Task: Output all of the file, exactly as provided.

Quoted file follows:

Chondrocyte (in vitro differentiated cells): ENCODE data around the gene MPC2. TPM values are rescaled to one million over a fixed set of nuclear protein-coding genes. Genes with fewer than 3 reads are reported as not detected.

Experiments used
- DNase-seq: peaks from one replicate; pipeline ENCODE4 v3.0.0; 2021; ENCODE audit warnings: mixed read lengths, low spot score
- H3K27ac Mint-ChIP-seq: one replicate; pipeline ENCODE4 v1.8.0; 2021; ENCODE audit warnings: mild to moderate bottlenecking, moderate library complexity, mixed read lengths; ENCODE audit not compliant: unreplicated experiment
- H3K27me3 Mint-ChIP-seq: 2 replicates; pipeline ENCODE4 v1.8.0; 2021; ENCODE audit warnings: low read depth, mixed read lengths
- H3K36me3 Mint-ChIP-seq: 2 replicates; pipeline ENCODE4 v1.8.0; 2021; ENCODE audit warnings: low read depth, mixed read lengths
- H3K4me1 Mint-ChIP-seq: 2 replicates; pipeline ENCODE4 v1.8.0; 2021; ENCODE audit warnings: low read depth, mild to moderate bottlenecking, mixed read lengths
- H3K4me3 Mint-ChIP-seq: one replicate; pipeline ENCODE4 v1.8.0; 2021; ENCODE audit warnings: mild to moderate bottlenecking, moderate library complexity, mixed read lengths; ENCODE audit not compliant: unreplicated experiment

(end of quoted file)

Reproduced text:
Chondrocyte (in vitro differentiated cells): ENCODE data around the gene MPC2. TPM values are rescaled to one million over a fixed set of nuclear protein-coding genes. Genes with fewer than 3 reads are reported as not detected.

Experiments used
- DNase-seq: peaks from one replicate; pipeline ENCODE4 v3.0.0; 2021; ENCODE audit warnings: mixed read lengths, low spot score
- H3K27ac Mint-ChIP-seq: one replicate; pipeline ENCODE4 v1.8.0; 2021; ENCODE audit warnings: mild to moderate bottlenecking, moderate library complexity, mixed read lengths; ENCODE audit not compliant: unreplicated experiment
- H3K27me3 Mint-ChIP-seq: 2 replicates; pipeline ENCODE4 v1.8.0; 2021; ENCODE audit warnings: low read depth, mixed read lengths
- H3K36me3 Mint-ChIP-seq: 2 replicates; pipeline ENCODE4 v1.8.0; 2021; ENCODE audit warnings: low read depth, mixed read lengths
- H3K4me1 Mint-ChIP-seq: 2 replicates; pipeline ENCODE4 v1.8.0; 2021; ENCODE audit warnings: low read depth, mild to moderate bottlenecking, mixed read lengths
- H3K4me3 Mint-ChIP-seq: one replicate; pipeline ENCODE4 v1.8.0; 2021; ENCODE audit warnings: mild to moderate bottlenecking, moderate library complexity, mixed read lengths; ENCODE audit not compliant: unreplicated experiment